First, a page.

Anonymous The fly she sat in Shamble Row
Anonymous The great bells of Osney
Anonymous The jolly old dog as he lay in his den-a
Anonymous The lark, linnet and nightingale
Anonymous The maid she went a-milking
Anonymous The marriage of the frog and the mouse (It was the frog)
Anonymous The merry nightingale
Anonymous The old dog as he lay in his den-a (Winchester version)
Anonymous The painters’ song of London (Where are you, fair maids)
Anonymous The pigeon is never woe
Anonymous The scrivener’s servant’s song of Holborn (My master is so wise)
Anonymous The urchins’ dance (By the moon)
Anonymous The white hen she cackles
Anonymous The wind blows out of the west
Anonymous There lies a pudding in the fire
Anonymous There were three ravens sat on a tree
Anonymous Three blind mice
Anonymous Three blind mice (Melvill version)
Anonymous To Portsmouth it is a gallant town
Anonymous Tomorrow the fox will come to town
Anonymous Troll the bowl and drink to me (Winchester version of Hey ho! nobody at home)
Anonymous Troll the bowl to me
Anonymous Universa transeunt
Anonymous Ut, re, mi, fa, mi, re, ut
Anonymous Ut, re, mi, fa, mi, re, ut (four-part version)
Anonymous Ut, re, mi, fa, sol, la (I)
Anonymous Ut, re, mi, fa, sol, la (I) (Melvill version)
Anonymous Ut, re, mi, fa, sol, la (II)
Anonymous Ut, re, mi, fa, sol, la (III)
Anonymous Ut, re, mi, fa, sol, la (IV)
Anonymous Verbum Domini manet in aeternum
Anonymous Vias tuas Domine demonstra mihi
Anonymous We be soldiers three
Anonymous We be three poor mariners
Anonymous Well fare the nightingale
Anonymous What hap had I to marry a shrow
Anonymous White wine and sugar is good drink for me
Anonymous Who liveth so merry in all this land
Anonymous Willy, prithee go to bed
Anonymous Yonder comes a courteous knight
Bennet, John A hunt’s up (The hunt is up)
Bennet, John For the hern and duck (Lure, falconers, lure)
Bennet, John The elves’ dance (Round about)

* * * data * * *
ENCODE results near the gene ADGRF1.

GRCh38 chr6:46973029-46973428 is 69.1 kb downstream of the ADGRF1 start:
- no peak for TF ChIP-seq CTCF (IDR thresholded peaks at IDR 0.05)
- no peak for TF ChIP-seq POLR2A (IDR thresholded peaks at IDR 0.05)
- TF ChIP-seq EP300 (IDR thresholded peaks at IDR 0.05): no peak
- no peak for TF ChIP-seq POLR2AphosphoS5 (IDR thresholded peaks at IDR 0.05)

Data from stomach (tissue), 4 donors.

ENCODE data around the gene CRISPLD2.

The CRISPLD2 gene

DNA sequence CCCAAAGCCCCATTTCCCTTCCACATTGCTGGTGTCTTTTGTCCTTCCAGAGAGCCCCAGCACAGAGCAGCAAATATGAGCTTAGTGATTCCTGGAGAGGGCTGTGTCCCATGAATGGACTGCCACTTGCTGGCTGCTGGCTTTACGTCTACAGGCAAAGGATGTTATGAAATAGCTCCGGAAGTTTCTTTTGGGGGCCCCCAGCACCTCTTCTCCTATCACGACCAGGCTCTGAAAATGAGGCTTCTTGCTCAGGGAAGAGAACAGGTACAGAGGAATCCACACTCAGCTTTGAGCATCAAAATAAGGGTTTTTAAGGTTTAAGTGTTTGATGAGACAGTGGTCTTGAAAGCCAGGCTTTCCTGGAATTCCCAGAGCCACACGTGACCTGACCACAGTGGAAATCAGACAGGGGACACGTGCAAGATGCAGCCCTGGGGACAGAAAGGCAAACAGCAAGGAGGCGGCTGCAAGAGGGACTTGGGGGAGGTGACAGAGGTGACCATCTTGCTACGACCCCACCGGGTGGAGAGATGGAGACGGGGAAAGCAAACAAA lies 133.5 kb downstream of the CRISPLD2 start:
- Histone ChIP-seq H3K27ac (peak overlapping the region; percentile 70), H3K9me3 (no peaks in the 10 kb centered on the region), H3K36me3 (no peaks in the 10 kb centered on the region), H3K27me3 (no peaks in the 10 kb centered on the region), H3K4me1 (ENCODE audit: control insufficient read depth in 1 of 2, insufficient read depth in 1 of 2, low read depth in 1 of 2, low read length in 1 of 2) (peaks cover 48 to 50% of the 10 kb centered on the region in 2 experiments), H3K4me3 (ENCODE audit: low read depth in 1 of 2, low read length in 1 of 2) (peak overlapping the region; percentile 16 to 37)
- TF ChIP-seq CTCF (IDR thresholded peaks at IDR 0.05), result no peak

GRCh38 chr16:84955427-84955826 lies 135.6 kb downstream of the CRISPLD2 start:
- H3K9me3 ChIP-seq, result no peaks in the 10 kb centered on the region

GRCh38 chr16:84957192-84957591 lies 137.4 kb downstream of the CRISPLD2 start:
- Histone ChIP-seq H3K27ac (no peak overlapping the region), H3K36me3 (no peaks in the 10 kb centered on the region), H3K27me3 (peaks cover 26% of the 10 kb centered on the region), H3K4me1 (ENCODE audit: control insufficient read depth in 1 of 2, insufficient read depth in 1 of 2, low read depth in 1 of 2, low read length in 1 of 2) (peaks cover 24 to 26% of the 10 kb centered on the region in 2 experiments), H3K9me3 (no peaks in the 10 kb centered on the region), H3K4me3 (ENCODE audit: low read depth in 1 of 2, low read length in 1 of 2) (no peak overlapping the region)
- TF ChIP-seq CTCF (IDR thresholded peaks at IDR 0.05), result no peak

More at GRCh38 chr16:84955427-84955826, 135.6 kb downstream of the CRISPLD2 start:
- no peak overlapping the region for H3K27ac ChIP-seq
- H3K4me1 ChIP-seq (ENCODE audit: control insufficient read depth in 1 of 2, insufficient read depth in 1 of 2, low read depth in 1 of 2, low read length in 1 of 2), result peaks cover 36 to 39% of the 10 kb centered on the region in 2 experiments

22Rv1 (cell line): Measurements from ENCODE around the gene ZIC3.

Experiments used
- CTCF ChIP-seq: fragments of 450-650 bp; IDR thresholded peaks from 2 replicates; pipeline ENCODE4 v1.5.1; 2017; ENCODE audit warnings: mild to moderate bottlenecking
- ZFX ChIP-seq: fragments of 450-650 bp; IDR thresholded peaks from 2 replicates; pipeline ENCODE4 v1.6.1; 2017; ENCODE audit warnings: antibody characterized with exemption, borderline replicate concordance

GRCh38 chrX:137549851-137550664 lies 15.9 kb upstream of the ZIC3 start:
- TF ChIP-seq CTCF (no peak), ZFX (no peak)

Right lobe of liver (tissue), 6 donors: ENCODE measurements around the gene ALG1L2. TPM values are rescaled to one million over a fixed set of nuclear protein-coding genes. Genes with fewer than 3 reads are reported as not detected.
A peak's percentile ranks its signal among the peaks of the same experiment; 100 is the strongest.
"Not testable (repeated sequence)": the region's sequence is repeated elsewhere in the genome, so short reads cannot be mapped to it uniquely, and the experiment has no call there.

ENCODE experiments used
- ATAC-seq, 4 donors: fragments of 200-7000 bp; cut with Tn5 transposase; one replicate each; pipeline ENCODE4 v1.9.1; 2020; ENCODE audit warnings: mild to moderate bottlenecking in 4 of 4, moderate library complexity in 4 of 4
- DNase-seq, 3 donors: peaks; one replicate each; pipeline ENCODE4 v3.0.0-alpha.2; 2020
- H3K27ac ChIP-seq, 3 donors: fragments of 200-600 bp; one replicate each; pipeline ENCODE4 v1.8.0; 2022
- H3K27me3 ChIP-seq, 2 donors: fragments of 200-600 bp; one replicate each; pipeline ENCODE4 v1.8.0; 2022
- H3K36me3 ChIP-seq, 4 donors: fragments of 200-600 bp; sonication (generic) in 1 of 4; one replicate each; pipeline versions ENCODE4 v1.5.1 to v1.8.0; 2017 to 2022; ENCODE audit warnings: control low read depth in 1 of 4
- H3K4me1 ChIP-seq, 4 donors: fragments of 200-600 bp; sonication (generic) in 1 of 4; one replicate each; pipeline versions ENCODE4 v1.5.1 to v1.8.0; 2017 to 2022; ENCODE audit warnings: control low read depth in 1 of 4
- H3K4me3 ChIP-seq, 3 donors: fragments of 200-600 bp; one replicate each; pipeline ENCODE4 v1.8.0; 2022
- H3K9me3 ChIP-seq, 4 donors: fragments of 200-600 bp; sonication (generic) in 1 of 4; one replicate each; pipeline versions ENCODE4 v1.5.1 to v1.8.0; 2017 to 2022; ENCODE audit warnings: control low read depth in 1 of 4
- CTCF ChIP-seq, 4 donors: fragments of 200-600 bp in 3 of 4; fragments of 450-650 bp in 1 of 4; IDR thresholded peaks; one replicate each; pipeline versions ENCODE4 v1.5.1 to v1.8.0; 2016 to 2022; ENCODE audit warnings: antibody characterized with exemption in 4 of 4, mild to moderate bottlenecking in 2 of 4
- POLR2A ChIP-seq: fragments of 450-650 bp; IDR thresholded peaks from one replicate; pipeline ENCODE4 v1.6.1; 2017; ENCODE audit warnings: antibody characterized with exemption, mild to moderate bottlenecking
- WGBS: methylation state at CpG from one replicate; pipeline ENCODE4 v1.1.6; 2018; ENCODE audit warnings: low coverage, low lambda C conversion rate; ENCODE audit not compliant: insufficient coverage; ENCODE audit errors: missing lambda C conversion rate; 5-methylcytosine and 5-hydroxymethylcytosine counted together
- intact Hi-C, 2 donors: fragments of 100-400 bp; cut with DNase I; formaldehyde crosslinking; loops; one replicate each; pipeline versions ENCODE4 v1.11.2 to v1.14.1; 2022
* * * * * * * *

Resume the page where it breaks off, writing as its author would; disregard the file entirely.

Bennet, John The servant of his mistress (My mistress is as fair)
Bennet, John Their wedlocke (A borgens a borgen)
Bennet, John Three fools (What seekest thou, fool)
Lasso, Orlando di Célébrons sans cesse de Dieu les bontés
L’Estocart, Paschal de A Dieu seul soit honneur et gloire
L’Estocart, Paschal de Saincté escriture te propose
Pearce, Edward A hunting song (Hey trola, trola!)
Pearce, Edward The mistress of her servant (Love for such a cherry lip)
Ravenscroft, Thomas A hawk’s up, for a hunt’s up (Awake, awake)
Ravenscroft, Thomas For the partridge (Sith sickles)
Ravenscroft, Thomas Hodge Trillindle to his zweet hort Malkin (Vurst bart) (Coame, Malkin)
Ravenscroft, Thomas Malkinz answer to Hodge Trillindle (Zecund bart) (Yo tell ma zo)
Ravenscroft, Thomas Their goncluzion (Dhurd bart) (Ich con but zweare)
Ravenscroft, Thomas Of ale (Toss the pot)
Ravenscroft, Thomas Of ale and tobacco (Tobacco fumes)
Ravenscroft, Thomas Of beer (Trudge away quickly)
Ravenscroft, Thomas The fairies’ dance (Dare you haunt)
Ravenscroft, Thomas The satyrs’ dance (Round, around-a)
Ravenscroft, Thomas Their marriage solemnized (Leave off, Hymen)
Various A Briefe Discourse (1614)
Various Deuteromelia (1609)
Various Melismata (1611)
Various Pammelia (1609)